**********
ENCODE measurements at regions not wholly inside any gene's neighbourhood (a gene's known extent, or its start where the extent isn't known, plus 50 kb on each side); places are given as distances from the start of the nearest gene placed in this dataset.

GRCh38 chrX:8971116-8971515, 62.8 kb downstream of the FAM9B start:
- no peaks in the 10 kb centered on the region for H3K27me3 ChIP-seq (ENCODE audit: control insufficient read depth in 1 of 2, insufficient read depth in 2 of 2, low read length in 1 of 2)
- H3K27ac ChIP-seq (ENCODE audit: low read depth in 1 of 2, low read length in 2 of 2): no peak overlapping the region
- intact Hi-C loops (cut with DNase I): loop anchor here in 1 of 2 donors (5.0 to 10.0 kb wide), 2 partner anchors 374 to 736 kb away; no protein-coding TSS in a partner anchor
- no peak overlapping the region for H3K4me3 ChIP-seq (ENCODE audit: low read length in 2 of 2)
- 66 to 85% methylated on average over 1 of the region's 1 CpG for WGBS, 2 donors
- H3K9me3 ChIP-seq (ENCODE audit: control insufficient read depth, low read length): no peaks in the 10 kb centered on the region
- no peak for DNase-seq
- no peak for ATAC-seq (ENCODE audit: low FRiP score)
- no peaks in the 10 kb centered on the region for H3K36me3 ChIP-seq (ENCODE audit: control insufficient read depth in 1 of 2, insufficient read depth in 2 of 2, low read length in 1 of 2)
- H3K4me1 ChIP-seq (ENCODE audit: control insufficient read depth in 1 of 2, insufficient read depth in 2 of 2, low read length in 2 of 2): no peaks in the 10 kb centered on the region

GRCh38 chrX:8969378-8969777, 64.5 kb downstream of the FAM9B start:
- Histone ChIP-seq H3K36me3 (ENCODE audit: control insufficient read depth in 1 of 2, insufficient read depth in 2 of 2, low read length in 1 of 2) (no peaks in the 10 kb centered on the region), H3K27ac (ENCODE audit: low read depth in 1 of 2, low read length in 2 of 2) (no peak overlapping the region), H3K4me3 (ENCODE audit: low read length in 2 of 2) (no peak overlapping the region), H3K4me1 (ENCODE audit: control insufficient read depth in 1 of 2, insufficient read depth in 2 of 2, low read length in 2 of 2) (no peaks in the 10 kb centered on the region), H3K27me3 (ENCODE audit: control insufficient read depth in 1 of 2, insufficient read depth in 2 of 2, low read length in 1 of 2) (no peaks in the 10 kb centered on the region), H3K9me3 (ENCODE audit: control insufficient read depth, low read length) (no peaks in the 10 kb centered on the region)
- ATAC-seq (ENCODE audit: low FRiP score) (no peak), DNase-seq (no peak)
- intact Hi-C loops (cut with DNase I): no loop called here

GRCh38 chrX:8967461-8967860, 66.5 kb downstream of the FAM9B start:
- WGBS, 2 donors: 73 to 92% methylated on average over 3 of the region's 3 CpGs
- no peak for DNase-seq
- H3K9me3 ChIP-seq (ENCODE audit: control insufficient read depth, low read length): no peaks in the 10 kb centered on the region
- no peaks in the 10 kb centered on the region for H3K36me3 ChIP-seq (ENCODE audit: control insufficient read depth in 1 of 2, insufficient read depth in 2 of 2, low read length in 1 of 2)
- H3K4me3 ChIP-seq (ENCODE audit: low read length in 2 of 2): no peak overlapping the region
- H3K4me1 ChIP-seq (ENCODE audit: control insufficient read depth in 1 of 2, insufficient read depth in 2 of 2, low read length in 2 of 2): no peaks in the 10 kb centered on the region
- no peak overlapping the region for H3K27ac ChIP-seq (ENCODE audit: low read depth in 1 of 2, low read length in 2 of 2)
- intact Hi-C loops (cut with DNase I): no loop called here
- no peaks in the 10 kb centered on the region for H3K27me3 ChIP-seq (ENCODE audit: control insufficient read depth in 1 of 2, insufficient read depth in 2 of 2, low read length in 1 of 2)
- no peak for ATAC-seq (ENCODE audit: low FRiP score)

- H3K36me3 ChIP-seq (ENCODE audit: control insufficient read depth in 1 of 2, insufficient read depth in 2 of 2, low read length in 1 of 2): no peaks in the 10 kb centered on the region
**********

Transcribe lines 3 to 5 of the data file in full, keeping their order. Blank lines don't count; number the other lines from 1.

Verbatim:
- no peaks in the 10 kb centered on the region for H3K27me3 ChIP-seq (ENCODE audit: control insufficient read depth in 1 of 2, insufficient read depth in 2 of 2, low read length in 1 of 2)
- H3K27ac ChIP-seq (ENCODE audit: low read depth in 1 of 2, low read length in 2 of 2): no peak overlapping the region
- intact Hi-C loops (cut with DNase I): loop anchor here in 1 of 2 donors (5.0 to 10.0 kb wide), 2 partner anchors 374 to 736 kb away; no protein-coding TSS in a partner anchor